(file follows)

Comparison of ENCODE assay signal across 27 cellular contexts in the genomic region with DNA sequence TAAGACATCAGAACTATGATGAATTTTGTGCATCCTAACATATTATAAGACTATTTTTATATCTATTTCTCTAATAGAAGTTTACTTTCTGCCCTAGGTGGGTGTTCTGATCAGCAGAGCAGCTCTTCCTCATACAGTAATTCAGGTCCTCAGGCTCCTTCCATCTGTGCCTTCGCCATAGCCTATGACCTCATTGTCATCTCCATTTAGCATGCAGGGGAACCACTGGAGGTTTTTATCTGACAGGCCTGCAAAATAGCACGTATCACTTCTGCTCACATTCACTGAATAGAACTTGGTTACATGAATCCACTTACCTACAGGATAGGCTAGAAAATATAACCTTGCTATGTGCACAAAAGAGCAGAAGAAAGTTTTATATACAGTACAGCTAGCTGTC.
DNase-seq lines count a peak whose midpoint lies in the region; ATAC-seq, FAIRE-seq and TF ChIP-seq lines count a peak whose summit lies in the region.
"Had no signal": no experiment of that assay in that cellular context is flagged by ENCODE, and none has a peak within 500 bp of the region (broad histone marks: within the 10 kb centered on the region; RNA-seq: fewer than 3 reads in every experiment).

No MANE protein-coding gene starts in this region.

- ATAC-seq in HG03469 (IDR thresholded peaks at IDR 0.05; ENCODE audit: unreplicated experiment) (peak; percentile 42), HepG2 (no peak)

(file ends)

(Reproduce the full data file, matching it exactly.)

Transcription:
Comparison of ENCODE assay signal across 27 cellular contexts in the genomic region with DNA sequence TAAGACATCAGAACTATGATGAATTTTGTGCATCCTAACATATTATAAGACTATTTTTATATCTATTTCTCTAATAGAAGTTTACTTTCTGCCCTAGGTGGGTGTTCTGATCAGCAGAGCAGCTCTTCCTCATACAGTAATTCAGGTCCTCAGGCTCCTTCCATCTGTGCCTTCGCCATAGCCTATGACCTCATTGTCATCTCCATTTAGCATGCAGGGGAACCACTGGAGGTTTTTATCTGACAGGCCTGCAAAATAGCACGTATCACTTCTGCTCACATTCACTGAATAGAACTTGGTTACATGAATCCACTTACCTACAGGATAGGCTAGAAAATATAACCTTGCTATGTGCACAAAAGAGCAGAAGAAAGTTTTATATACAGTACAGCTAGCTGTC.
DNase-seq lines count a peak whose midpoint lies in the region; ATAC-seq, FAIRE-seq and TF ChIP-seq lines count a peak whose summit lies in the region.
"Had no signal": no experiment of that assay in that cellular context is flagged by ENCODE, and none has a peak within 500 bp of the region (broad histone marks: within the 10 kb centered on the region; RNA-seq: fewer than 3 reads in every experiment).

No MANE protein-coding gene starts in this region.

- ATAC-seq in HG03469 (IDR thresholded peaks at IDR 0.05; ENCODE audit: unreplicated experiment) (peak; percentile 42), HepG2 (no peak)